Although Alzheimer's disease was formally described as a distinct clinical-neuropathological entity at the turn of the century, the intense research effort on this disorder was not mobilized until the 1970s. In the last 20 years, a rich array of new ideas on diagnosis, treatment, risk factors, and possible cause(s) have emerged. The wealth of new information has led to the formulation of many current theories. However, little attempt has been made to integrate the different ideas or to establish a coherent link among the distinct theories, which at times appear to be odds with one another and/or with the available data. This unique volume was designed to provide a comprehensive and critical evaluation of all major theoretical perspectives on Alzheimer's disease. Contributors were selected for their thoughtful and broad viewpoints on Alzheimer's disease; each was invited to prepare a short comprehensive paper on the major assumptions and predictions of their hypothesis, which should be incorporated into a \"new unifying theory\" of the disease.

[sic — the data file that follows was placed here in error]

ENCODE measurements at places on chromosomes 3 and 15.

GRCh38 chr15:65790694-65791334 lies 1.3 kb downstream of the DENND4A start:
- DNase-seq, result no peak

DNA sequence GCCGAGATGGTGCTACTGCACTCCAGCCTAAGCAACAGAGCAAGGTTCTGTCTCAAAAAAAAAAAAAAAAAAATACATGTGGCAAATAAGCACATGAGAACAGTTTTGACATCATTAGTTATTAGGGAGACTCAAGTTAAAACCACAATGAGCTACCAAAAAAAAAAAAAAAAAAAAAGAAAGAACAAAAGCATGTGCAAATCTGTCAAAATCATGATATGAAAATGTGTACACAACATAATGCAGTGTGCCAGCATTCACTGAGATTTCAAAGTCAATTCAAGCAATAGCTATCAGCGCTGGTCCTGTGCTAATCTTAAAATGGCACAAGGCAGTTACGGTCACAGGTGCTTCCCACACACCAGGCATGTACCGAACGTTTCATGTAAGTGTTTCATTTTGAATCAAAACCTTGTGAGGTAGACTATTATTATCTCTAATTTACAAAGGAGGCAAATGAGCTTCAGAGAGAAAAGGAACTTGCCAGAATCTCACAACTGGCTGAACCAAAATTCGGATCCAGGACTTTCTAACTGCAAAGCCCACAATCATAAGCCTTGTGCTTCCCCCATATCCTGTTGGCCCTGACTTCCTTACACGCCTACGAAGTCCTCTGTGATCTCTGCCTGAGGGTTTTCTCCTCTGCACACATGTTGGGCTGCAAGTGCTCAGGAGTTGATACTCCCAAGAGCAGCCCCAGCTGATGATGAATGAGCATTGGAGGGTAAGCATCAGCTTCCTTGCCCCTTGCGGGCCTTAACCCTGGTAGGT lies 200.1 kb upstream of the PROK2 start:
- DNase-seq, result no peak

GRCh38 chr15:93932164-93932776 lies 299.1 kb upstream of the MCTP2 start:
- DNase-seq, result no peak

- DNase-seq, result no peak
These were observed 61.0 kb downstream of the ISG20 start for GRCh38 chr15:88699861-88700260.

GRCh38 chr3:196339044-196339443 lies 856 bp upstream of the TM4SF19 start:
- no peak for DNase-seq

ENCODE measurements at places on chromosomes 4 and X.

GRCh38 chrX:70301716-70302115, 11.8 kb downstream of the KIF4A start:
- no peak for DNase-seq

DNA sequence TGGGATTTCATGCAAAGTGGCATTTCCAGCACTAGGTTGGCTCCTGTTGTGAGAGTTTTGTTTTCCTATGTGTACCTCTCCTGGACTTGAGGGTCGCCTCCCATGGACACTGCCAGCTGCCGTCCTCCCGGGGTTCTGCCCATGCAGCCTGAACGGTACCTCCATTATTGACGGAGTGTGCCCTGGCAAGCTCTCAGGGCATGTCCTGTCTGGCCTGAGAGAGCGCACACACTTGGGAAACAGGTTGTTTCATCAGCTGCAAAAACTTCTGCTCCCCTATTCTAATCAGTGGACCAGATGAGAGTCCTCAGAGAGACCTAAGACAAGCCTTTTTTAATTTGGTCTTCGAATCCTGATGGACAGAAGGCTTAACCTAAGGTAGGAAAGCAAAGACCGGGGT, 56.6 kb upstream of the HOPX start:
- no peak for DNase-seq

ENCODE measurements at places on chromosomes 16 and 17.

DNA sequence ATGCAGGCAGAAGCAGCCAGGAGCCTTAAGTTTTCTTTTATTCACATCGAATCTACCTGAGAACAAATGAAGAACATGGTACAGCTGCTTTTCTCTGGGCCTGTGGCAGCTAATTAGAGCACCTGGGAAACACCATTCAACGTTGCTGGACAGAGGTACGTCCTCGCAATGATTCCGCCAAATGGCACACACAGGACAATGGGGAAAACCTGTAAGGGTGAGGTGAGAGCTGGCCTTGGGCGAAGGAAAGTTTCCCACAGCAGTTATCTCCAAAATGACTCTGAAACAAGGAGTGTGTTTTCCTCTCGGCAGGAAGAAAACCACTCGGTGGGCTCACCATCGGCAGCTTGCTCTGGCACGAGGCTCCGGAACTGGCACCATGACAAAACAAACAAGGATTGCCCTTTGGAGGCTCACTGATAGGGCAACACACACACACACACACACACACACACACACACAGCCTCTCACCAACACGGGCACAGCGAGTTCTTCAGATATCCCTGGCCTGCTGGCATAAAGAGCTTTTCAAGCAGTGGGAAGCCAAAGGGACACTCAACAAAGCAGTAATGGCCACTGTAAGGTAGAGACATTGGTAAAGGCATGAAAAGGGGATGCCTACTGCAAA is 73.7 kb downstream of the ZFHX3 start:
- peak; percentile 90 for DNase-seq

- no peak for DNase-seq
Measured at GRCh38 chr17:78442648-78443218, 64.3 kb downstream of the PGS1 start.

This volume is out of print.